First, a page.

THE SECRET GARDENS
Award-winning outdoor space
Step into Julie Alviti’s flower-filled garden, and you’ll be taken by surprise. Nestled behind the back hedge is a series of smaller, secret green spaces – hidden from view and each with its own unexpected twist. It’s taken Julie 37 years to create her havens.
‘Although my garden is big, I love small ones, so I divided the plot into a series of little, secret rooms that can’t be seen from the house,’ says Julie, 62, of her three-quarter acre garden in the village of Ashford Carbonell, Shropshire.
‘The idea was to have a garden you can’t see all at once, and when you walk through it, you go round a corner and discover unexpected features, or an inviting seating area,’ she adds. ‘I love the idea of various zones with different planting schemes – I can grow such a wide range of plants.’
Her creativity really impressed the judges of House Beautiful’s recent Glorious Gardens competition, who voted her the winner of the Large Gardens category for plots of more than 350 square metres. Included in Julie’s stunning plot is a gravel courtyard with a gazebo, a potager and greenhouse, a stream and pond, a cutting garden and parterre, a potting shed and a cottage garden.
She and husband Frank, also 62, moved to their 500-year-old, five-bedroom farmhouse and farm in 1981, having decided it was the ideal location to launch their agricultural machinery business. At that time the plot was largely laid to lawn, with two small topiary yews, a silver birch and apple trees. Julie began by planting a black walnut and a cherry tree to cast shade for their three children. ‘The garden became their playground,’ she says.
During the early years, Julie widened the borders to make space for roses, hydrangeas, coneflowers, astrantias, cosmos, verbascums and clematis. A wooden pergola was built beside the house to support some of her 50-strong collection of clematis. ‘I love clematis,’ she says. ‘They form stunning displays when they climb all over a structure.’ She also grows climbing roses, and has chosen the orange rose ‘Warm Welcome’, which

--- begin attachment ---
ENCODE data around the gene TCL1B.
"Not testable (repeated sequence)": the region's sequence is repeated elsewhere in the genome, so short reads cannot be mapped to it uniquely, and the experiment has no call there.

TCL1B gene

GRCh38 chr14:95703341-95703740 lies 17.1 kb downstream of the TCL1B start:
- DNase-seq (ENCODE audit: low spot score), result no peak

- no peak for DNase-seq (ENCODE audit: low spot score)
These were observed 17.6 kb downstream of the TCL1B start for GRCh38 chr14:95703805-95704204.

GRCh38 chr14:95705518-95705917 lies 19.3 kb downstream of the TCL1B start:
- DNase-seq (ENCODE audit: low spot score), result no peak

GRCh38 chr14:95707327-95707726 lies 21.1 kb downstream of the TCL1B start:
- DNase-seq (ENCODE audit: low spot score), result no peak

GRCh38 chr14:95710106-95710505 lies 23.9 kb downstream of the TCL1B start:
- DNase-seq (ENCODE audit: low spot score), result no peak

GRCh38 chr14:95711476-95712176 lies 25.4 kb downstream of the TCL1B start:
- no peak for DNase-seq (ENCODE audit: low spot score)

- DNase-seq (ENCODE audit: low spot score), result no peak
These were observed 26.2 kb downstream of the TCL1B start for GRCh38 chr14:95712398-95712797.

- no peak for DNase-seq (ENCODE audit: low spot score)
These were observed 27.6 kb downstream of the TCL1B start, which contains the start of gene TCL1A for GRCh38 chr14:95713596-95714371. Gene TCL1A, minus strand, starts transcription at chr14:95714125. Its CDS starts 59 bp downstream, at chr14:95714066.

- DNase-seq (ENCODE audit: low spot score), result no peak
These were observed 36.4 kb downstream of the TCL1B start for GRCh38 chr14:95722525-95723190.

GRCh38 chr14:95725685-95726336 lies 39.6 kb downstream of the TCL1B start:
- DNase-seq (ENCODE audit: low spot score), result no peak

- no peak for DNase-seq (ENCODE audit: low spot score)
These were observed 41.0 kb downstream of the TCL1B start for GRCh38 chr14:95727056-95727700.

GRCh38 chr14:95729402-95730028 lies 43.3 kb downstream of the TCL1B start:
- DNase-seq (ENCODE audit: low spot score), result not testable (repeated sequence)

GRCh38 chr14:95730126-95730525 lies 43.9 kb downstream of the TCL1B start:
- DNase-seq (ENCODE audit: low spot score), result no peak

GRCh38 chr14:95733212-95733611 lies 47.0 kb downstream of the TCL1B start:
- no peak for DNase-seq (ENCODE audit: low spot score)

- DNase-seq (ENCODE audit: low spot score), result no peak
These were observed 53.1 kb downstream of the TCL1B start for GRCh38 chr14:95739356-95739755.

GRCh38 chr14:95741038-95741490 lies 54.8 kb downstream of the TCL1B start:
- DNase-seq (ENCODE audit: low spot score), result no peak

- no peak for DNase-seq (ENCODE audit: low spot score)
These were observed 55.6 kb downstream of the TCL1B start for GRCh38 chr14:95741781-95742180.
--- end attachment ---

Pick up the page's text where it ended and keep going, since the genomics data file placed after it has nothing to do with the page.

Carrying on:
flowers in June and September, for around her front door. ‘It’s the perfect welcome into the house.’
The garden evolved over time. ‘Each year, I created a new area, but there was never a masterplan.’ She maps any new layouts onto the ground using pegs and string for straight lines, or hosepipe for curves. Frank helped her landscape the terrace with pieces of paving, bricks and pebbles interspersed with decorative circles.
Julie’s son Kevin is a carpenter and he helped out by building raised vegetable beds in a potager tucked away behind a blackberry-covered brick wall, which today spill over with herbs, fruit and vegetables. The nearby greenhouse is full of annuals. ‘It’s busy in spring, when there are lots of seedlings to transplant out. I love it in there, tucked behind the wall where no one can see me,’ she says. Kevin also made her an outdoor potting bench as a Christmas present.
A pond overlooked by a metal arbour takes pride of place in Julie’s gravel courtyard. ‘When making a new garden area, I always like to add seating,’ she says.
‘In spring, the border is carpeted with hyacinths.’ Her most ambitious project was designing a man-made stream and lily pond in the garden’s furthest corner. On each bank are borders that start flowering in spring with candelabra primulas, just as the moisture-loving, large-leaved plants emerge. There’s even a wooden bridge built by younger son, David, a tree surgeon.
Recently, she created a cutting garden. ‘I laid a gravel path between the beds, and worked out which plants would go best,’ she says. ‘I’ve planted sweet peas, zinnias, dahlias, cosmos and clary sage. I love picking flowers and giving them away.’
Today, there are five separate green spaces here, each with its own distinctive feel. ‘This garden has been my life for 37 years,’ says Julie. ‘Whatever the season, and wherever I stand, it never fails to thrill.’ Julie wins £2,500 of vouchers to spend at Forest Garden, the UK’s leading producer of sheds, summerhouses, garden structures and fencing panels. Runner-up in this category was Heidi Ingram from Edinburgh, who won £700 of Forest Garden vouchers. See next month’s issue for the winners of the Small and Courtyard Garden categories.
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